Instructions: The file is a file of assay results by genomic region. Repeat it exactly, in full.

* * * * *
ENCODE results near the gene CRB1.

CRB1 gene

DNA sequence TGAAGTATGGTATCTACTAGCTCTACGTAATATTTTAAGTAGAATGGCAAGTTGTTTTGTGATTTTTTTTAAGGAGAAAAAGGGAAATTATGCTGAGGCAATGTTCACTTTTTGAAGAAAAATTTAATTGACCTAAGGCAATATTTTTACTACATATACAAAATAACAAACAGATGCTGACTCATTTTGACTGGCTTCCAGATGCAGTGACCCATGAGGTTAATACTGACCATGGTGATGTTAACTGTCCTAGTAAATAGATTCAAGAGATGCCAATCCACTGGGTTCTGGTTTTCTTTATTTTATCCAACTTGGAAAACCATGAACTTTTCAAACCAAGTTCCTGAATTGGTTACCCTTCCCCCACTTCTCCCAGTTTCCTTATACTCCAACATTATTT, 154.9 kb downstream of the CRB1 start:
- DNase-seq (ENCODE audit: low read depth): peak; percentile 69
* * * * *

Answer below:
ENCODE results near the gene CRB1.

CRB1 gene

DNA sequence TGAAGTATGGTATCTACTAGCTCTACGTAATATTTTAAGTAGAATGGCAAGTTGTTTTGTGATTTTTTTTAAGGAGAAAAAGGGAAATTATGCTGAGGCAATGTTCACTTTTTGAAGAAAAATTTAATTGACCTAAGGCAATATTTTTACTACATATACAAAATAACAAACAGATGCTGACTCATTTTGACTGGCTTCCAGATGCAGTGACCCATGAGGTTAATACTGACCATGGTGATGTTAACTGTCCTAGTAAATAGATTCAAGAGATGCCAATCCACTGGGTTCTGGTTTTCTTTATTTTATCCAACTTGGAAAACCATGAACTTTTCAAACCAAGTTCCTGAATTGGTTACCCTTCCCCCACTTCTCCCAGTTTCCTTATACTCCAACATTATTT, 154.9 kb downstream of the CRB1 start:
- DNase-seq (ENCODE audit: low read depth): peak; percentile 69